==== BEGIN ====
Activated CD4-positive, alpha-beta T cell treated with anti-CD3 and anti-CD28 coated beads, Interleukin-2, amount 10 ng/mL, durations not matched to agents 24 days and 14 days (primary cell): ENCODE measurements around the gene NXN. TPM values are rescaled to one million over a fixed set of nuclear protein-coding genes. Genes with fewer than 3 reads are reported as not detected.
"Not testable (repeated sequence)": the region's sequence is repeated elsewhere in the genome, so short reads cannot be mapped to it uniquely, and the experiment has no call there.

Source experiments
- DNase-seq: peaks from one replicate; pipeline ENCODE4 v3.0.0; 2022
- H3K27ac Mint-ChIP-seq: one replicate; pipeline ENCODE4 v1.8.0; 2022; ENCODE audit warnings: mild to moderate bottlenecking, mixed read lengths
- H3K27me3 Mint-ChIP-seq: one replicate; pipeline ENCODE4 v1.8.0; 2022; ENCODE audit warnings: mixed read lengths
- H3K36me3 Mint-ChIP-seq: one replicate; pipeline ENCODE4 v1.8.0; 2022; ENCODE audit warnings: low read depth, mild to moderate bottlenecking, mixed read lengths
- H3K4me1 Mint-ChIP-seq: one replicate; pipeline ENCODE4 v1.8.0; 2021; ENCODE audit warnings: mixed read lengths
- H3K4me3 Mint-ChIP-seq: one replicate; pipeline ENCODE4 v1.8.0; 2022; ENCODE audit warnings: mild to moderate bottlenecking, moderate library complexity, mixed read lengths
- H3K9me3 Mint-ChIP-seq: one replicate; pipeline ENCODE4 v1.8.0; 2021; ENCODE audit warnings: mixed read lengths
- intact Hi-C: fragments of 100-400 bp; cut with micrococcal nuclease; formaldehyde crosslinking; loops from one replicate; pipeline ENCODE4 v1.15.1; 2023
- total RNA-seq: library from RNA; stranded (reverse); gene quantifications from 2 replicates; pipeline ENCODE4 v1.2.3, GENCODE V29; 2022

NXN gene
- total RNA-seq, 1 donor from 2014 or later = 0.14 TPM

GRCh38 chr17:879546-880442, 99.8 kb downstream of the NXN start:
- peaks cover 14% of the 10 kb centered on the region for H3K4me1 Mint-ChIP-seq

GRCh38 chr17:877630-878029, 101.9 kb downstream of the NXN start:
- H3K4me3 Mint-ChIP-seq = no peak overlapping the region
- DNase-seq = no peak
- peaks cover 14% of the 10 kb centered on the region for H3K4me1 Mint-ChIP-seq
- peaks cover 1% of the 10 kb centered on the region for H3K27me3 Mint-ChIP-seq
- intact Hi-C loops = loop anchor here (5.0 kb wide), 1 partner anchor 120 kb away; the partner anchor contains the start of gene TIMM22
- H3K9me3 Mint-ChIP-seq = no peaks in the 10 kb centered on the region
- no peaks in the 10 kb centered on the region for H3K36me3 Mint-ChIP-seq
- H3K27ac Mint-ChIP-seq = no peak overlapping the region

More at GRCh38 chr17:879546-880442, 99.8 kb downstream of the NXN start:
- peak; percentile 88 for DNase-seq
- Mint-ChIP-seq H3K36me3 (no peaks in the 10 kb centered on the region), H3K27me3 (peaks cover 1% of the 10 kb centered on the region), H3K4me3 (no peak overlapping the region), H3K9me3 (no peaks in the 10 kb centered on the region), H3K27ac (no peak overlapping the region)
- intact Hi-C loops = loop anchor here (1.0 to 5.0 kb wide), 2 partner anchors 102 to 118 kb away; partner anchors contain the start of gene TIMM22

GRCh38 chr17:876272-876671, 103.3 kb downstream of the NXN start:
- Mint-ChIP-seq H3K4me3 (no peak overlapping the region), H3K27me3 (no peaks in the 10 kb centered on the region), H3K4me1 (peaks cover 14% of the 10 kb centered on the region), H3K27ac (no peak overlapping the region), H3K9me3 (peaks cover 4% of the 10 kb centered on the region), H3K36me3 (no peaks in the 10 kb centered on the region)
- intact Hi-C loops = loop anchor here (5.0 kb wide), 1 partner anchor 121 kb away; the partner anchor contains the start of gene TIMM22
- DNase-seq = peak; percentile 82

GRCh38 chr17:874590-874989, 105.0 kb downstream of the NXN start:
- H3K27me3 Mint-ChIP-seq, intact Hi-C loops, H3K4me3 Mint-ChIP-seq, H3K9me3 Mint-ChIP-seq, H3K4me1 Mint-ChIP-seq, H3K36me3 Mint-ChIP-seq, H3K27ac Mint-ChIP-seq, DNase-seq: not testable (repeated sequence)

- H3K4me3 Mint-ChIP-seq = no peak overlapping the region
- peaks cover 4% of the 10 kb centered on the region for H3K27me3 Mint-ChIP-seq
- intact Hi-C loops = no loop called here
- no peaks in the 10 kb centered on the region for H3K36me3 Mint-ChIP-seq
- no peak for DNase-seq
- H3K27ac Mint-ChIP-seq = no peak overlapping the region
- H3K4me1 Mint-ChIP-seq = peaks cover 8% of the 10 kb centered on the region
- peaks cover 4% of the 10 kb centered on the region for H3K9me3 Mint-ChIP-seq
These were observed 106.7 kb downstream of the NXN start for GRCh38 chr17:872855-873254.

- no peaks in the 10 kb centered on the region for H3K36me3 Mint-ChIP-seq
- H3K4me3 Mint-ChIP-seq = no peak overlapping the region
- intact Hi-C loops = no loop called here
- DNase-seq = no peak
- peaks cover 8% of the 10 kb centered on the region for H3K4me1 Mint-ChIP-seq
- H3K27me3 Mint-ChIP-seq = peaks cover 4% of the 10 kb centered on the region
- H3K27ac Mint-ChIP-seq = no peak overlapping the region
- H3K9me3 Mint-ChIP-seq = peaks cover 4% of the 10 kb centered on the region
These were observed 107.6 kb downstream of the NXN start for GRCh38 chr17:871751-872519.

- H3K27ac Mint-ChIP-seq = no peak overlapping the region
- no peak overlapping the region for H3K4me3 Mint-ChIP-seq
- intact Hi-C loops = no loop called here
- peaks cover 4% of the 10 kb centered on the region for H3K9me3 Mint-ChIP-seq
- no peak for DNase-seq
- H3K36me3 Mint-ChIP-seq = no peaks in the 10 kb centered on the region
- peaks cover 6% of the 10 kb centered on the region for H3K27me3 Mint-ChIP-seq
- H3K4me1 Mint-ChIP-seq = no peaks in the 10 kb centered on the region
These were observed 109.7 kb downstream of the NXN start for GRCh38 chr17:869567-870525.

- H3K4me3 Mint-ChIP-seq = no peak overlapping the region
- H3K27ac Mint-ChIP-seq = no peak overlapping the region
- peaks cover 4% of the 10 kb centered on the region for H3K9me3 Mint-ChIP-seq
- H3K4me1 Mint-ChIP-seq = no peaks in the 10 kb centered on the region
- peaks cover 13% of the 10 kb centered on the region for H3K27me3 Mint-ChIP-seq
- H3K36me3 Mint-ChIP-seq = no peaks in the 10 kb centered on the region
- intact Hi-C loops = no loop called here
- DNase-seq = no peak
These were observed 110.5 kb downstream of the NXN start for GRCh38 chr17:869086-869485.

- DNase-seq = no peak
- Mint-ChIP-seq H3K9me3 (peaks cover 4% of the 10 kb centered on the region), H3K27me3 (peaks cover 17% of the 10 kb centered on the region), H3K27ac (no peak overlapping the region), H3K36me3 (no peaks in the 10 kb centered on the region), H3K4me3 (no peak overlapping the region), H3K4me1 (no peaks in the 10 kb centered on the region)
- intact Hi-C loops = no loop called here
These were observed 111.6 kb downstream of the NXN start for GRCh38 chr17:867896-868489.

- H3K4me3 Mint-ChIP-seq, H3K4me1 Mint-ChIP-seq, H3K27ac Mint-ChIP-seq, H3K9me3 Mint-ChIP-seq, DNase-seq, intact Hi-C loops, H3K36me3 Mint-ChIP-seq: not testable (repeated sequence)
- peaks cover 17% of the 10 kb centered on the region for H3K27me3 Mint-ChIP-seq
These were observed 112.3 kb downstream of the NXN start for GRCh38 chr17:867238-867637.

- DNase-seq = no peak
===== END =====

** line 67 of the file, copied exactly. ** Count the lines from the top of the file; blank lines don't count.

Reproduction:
- peaks cover 13% of the 10 kb centered on the region for H3K27me3 Mint-ChIP-seq